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N Korea nuke threat as UN turns screw

Friday, March 08, 2013

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The UN Security Council imposed new sanctions against North Korea amid escalating tensions as the North threatened a pre-emptive nuclear strike against the United States.

The council unanimously passed a resolution, agreed by the United States and China, which added new names to the UN sanctions blacklist and tightened restrictions on the North's financial dealings.

North Korea said ahead of the meeting that a new war is "unavoidable" because of South Korean-US military exercises.

The North's military "will exercise the right to a pre-emptive nuclear attack to destroy the strongholds of the aggressors," the foreign ministry said.

North Korea now faces one of the toughest UN sanctions regimes ever imposed after three nuclear tests in 2006, 2009 and the latest on February 12.

And resolution 2094 agreed by the 15-member Security Council threatens "further significant measures" if the North stages a new nuclear test or rocket launch. The resolution expresses "gravest concern" over the nuclear test and adds three new individuals, a government science academy and trading company to the UN blacklist for a travel ban and assets freeze.

The North's foreign ministry warned that adoption of the resolution would fast-track plans to carry out "powerful" countermeasures. It blasted the United States and South Korea over military exercises which have just started in the South.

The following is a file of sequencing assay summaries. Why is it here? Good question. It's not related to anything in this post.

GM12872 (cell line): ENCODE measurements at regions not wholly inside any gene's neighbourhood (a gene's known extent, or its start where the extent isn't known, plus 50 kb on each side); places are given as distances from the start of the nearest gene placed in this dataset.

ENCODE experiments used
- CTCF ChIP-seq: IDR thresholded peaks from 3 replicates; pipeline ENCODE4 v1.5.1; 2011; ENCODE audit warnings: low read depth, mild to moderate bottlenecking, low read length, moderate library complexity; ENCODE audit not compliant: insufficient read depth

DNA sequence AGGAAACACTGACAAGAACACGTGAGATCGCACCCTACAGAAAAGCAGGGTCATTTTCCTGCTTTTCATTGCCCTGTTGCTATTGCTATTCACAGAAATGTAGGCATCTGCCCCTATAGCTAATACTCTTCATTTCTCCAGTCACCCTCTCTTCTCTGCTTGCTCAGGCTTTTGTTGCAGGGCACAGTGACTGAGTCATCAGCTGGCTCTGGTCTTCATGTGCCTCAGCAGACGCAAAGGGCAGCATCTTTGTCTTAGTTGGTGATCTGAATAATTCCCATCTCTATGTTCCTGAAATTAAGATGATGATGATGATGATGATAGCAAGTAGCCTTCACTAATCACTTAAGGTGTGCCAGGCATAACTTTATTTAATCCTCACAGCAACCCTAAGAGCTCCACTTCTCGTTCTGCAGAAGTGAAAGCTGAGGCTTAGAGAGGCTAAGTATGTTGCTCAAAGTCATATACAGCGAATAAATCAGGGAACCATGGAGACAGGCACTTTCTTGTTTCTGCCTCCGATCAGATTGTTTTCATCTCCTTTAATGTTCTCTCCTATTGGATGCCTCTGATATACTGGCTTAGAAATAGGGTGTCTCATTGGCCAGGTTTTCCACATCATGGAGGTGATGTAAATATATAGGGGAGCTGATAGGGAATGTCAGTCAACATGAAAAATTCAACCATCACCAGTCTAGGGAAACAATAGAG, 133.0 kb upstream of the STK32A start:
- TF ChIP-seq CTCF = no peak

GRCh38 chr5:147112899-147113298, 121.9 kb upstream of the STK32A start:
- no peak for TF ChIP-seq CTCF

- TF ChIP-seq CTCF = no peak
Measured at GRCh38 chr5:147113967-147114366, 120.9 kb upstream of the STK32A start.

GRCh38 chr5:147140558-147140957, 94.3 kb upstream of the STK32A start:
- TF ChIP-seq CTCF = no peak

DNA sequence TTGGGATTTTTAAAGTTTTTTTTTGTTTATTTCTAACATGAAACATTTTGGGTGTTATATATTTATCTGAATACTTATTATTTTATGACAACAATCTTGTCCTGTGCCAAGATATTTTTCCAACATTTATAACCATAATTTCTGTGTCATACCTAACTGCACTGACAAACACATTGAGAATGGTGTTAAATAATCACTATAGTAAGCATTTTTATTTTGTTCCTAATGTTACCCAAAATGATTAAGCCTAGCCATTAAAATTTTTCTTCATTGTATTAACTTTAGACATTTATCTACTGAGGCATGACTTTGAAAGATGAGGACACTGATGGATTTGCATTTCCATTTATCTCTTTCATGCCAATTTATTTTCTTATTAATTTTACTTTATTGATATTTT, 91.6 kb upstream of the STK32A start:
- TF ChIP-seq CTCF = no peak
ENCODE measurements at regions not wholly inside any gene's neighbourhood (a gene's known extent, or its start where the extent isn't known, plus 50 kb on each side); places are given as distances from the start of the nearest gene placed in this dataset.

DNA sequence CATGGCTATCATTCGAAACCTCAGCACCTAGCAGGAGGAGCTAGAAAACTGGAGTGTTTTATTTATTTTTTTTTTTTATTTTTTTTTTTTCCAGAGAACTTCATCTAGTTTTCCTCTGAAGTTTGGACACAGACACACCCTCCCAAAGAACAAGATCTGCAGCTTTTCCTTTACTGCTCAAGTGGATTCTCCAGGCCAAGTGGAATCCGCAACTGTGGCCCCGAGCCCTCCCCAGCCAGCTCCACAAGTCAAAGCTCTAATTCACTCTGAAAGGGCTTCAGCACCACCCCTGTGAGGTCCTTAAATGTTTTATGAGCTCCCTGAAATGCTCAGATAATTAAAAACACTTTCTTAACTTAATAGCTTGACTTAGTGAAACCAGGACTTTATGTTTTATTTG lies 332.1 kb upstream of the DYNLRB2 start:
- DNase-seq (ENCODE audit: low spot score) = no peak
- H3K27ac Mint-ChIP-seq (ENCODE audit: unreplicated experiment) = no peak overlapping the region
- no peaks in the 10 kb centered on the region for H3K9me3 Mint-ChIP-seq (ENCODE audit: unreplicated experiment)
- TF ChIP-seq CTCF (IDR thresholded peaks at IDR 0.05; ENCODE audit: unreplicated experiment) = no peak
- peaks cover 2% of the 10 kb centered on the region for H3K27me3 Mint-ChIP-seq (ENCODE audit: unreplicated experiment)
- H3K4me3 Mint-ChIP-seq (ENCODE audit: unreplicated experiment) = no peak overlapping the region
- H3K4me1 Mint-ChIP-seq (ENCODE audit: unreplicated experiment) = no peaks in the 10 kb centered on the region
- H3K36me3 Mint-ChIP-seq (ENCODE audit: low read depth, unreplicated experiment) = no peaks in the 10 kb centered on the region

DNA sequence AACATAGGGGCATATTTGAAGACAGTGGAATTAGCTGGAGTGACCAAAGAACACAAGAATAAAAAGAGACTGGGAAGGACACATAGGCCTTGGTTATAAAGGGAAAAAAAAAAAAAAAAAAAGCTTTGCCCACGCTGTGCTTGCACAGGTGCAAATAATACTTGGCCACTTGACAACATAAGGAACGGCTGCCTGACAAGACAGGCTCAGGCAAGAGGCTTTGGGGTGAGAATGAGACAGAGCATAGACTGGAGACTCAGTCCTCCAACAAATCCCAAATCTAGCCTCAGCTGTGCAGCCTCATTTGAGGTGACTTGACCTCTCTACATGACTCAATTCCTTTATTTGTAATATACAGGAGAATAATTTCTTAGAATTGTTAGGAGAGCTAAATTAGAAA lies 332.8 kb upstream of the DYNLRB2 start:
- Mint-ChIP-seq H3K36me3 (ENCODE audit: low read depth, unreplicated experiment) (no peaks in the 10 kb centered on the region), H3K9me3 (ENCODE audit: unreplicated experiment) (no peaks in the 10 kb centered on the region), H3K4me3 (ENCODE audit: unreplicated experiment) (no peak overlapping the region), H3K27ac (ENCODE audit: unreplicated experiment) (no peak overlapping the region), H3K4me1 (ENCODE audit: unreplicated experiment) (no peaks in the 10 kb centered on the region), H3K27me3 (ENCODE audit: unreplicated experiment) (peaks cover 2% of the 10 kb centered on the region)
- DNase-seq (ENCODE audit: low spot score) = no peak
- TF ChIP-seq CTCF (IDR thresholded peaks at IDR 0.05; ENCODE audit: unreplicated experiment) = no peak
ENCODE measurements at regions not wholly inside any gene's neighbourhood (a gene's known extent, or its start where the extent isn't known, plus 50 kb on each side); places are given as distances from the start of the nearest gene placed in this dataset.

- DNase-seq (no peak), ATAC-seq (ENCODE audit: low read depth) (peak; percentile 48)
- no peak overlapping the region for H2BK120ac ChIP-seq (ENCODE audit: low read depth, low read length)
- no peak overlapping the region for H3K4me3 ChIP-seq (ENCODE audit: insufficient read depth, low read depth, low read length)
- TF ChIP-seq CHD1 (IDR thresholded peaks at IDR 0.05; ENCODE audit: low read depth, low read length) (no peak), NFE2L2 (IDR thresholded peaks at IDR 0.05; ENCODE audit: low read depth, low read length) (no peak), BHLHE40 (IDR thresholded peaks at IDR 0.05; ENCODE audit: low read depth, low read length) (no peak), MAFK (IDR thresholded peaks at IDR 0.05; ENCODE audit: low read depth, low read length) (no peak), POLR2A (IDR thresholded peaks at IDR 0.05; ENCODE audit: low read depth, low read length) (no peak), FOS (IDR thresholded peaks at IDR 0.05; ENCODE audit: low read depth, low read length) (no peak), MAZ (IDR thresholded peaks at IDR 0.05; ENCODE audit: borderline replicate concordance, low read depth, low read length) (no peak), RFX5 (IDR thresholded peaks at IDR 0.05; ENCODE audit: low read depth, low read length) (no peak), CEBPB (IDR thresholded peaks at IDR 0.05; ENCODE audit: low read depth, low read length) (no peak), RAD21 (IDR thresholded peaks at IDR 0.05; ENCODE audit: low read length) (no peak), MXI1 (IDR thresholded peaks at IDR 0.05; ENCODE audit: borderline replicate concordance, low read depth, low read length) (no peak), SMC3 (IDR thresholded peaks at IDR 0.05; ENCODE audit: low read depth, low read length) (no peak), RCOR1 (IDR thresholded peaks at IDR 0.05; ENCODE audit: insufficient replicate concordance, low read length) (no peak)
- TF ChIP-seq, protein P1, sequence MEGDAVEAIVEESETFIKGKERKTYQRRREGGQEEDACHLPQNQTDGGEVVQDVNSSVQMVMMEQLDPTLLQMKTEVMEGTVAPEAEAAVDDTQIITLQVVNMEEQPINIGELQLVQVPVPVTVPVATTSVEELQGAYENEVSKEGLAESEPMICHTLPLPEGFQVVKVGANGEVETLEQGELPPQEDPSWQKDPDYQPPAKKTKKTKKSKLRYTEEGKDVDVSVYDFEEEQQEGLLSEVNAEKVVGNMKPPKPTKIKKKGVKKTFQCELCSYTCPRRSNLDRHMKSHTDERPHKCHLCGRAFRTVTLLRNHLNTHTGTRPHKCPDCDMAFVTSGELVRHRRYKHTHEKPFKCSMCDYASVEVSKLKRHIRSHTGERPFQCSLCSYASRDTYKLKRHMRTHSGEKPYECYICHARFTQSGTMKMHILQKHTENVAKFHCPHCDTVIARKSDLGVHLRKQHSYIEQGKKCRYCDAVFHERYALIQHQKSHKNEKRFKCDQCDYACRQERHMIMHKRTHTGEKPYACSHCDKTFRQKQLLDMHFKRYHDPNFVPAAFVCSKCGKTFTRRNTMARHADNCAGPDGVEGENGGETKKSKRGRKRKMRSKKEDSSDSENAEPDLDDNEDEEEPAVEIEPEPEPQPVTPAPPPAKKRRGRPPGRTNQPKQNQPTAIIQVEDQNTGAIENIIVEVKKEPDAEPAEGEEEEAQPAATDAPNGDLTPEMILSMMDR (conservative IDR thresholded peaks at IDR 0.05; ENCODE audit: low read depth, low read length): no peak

The North said earlier this week that it would withdraw on Monday from the armistice that halted the 1950-53 Korean War. A foreign ministry spokesman warned a second Korean war is "unavoidable," with the United States and South Korea refusing to cancel their joint military exercise.

"Now that the US is set to light a fuse for a nuclear war, [our] revolutionary armed forces ... will exercise the right to a pre-emptive nuclear attack to destroy the strongholds of the aggressors," the spokesman said in a statement carried by the Korean Central News Agency.

Meanwhile, North Korean television showed a huge military and civilian rally held in Pyongyang's Kim Il Sung square. Senior officials addressing the rally denounced the United States.

There are concerns the current mix of bellicose rhetoric and military drills may spark a random clash with the potential to snowball. Adding to the mix is that relatively new leaders are in charge - Kim Jong Un, supreme leader in the North for just over a year, and South Korean President Park Geun Hye, sworn in only two weeks ago.

AGENCE FRANCE-PRESSE


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